I thought that this was a one-off experience, but I was wrong; once I was in this care network, I moved from one organization and one care model to another, never having to write a single grant proposal. Sometimes projects were self-funded, often organizations had received funding from foundations to undertake the project, sometimes private for-profit companies provided the money so that their products could be evaluated, but regardless of the source of the funding, I was not responsible for obtaining it. This, of course, contributed to my loss of control as I became an “employee” and had to defer to the desires of the organization or company. However, I was an “employee” who was not dependent on the money because I was still employed by my university, so I could pick and choose which projects to undertake.

The real benefit of not having to search for funding was the time I gained. Not only did I not have to write proposals, and then rewrite them, but there was no longer that interminable delay between getting the idea for a research project, writing the proposal and waiting for the funding, if it came, in order to start the research. When I agreed to work on a project, it almost always started right away; sometimes actually quicker than I would have liked, but there was never the usual waiting associated with trying to obtain funding to conduct my more conventional anthropological research. And I must admit that I became addicted to the speed of projects moving from inception to initiation in weeks and not months or years.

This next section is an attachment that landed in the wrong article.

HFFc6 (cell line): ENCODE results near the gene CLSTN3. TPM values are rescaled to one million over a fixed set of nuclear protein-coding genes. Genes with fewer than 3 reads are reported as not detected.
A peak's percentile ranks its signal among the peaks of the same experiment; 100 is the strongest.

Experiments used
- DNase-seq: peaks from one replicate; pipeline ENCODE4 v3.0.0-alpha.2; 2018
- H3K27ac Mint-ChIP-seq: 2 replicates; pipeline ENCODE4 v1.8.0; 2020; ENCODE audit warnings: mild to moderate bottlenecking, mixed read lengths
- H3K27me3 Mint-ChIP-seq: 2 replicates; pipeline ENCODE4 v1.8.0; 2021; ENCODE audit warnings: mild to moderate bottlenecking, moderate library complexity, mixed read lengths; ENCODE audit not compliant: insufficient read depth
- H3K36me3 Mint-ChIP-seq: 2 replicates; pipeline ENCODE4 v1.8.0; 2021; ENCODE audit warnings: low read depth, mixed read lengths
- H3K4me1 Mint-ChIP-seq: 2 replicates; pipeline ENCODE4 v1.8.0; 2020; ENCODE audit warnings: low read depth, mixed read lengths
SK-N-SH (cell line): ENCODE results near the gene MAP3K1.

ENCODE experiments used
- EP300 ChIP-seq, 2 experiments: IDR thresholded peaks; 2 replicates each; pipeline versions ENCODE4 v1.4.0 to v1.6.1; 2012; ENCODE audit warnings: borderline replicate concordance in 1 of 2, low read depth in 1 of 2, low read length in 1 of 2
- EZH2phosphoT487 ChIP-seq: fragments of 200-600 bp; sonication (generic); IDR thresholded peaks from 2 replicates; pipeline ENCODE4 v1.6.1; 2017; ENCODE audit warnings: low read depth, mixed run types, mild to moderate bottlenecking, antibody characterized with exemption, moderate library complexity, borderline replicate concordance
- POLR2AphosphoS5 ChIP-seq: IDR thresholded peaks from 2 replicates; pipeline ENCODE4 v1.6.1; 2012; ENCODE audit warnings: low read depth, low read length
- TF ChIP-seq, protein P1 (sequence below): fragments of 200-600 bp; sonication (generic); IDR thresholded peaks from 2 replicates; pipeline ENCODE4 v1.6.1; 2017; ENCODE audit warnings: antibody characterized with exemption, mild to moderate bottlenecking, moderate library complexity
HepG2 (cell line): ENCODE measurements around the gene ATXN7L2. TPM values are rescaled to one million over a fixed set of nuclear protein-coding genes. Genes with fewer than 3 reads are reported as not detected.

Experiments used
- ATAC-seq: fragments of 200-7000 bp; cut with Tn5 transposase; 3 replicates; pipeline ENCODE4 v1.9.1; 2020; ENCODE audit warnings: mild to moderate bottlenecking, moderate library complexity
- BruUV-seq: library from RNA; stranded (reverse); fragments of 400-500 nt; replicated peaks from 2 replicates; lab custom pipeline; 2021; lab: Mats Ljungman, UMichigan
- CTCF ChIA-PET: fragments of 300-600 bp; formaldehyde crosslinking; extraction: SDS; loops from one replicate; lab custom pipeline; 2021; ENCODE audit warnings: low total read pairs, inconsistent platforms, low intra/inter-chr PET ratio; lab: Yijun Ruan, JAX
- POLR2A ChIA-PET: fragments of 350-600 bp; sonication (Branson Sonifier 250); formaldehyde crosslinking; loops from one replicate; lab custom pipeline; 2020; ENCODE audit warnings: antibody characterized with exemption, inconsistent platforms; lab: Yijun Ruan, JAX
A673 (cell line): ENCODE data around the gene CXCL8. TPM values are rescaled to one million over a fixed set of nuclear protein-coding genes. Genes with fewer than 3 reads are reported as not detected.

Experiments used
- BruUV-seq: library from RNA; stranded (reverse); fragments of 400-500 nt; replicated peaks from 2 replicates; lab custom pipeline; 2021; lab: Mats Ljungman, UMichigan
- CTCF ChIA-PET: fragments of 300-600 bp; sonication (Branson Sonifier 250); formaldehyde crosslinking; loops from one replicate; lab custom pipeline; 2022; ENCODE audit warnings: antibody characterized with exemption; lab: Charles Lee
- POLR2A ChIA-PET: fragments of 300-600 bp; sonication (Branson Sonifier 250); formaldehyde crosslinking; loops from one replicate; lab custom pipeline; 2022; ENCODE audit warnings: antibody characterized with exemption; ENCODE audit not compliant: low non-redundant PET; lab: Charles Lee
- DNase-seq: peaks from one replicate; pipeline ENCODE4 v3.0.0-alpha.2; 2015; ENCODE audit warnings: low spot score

The other unexpected benefit of working directly with care providers, I did not have to submit my work to my university’s medical faculty dominated Institutional Review Board (IRB). Whether a hospital, a visiting nurse service, an assisted living facility or a care management company, all of them had their own review boards and it was someone else’s job to get the research project approved, not mine. I often had to submit supportive material along with the instruments that I proposed to use to collect data, but I did not have to submit and resubmit my proposal and once again experience delay, waiting for the next meeting of the IRB.

Of course, not submitting my work to my university’s IRB had some repercussions, the most consequential being that I could not use any university resources in my research. At first this appeared to me to be a real handicap, because I couldn’t use graduate students to help in the collection and analysis of data, the university’s computer center or any other resources. However, I very quickly came to realize that this was not necessarily a bad thing. For example, as every academic researcher knows, using graduate students in research is a mixed blessing, since their major responsibilities are class work, writing papers and taking exams, often resulting in them not being available when they are most needed. Employees at the organization, on the other hand, are at the organization full time and have a buy-in to the research that graduate students can never have. Yes, employees have to be trained and not all will be fully committed to collecting the data, but overall I have found that they are, when it comes to collecting data, at least as dependable and effective as graduate students. As for analyzing data, 20 years ago not having access to my university’s main-frame was an inconvenience, but not a deterrence to crunching my data. Today, given the advances in computing and software, I can do at home on my own PC what I need to do with no real problems or delays.